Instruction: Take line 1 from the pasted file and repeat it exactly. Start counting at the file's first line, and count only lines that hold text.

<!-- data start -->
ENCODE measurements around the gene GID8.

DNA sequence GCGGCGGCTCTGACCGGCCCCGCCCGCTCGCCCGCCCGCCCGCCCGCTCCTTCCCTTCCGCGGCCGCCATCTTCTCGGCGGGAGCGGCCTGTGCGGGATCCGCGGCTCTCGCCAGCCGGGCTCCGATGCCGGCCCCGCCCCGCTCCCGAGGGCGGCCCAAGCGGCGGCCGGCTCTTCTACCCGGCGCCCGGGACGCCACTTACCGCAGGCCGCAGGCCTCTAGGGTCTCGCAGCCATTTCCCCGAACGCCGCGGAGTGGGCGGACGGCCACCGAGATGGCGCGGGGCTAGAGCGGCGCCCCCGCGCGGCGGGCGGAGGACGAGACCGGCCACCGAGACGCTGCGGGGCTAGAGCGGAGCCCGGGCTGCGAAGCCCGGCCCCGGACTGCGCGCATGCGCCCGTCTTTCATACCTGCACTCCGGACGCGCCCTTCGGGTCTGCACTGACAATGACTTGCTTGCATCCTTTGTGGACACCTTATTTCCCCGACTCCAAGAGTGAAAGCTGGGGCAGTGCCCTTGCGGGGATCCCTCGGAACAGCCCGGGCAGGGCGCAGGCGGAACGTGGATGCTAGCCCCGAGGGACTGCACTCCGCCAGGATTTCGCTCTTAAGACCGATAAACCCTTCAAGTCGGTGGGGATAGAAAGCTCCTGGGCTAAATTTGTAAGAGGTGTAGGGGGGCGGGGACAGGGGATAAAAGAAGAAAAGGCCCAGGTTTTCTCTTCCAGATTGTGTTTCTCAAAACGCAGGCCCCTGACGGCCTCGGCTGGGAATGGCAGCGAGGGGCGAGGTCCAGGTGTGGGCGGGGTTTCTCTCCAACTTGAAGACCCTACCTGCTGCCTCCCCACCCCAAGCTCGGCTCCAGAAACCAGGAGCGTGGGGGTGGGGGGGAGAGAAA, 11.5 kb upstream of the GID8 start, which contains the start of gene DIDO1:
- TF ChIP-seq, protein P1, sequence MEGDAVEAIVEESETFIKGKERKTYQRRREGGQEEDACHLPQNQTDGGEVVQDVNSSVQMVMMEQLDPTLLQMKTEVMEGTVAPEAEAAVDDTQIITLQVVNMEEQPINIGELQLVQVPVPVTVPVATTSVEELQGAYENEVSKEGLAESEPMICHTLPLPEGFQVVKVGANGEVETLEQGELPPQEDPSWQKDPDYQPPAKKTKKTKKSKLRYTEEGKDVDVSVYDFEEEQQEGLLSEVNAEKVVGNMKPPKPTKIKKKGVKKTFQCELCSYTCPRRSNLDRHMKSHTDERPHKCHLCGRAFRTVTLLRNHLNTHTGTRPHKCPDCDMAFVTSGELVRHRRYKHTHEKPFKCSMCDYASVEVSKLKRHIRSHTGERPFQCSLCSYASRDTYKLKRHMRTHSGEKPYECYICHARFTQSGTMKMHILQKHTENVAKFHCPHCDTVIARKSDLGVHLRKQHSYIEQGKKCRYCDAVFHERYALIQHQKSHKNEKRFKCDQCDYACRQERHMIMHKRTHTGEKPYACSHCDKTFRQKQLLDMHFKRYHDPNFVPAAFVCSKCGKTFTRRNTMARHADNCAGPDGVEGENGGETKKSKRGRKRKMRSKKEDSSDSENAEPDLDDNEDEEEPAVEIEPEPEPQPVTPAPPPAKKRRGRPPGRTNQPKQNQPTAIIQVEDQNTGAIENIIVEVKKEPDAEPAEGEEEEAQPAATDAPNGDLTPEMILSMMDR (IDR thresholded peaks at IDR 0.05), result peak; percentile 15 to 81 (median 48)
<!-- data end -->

ENCODE measurements around the gene GID8.